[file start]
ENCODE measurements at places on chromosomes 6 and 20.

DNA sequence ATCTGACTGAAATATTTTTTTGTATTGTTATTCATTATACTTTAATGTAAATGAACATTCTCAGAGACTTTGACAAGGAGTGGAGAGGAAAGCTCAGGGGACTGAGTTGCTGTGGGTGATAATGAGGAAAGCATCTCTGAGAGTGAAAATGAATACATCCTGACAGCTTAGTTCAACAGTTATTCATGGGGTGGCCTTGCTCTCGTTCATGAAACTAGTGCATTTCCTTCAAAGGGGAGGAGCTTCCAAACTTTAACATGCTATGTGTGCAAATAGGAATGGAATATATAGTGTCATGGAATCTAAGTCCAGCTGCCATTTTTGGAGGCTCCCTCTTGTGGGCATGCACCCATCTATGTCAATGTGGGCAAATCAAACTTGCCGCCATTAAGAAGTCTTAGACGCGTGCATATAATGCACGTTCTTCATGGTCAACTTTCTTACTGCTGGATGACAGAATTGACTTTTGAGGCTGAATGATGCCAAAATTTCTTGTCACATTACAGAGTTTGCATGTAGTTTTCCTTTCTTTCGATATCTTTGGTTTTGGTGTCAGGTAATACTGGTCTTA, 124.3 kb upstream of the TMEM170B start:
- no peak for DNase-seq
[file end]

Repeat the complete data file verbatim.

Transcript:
ENCODE measurements at places on chromosomes 6 and 20.

DNA sequence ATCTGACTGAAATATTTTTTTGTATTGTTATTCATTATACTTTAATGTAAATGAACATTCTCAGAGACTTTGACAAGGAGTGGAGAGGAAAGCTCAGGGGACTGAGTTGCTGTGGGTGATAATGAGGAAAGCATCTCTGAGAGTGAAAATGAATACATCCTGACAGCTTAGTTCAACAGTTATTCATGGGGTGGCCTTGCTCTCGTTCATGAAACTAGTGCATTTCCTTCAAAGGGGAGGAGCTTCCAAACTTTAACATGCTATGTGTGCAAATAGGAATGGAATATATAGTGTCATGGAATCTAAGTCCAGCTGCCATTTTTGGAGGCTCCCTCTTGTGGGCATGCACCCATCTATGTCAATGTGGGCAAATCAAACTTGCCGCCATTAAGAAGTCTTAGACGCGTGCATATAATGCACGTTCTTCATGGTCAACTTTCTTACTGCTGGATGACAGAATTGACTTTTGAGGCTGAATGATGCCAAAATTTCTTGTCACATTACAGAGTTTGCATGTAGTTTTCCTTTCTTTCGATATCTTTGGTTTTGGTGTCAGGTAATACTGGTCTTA, 124.3 kb upstream of the TMEM170B start:
- no peak for DNase-seq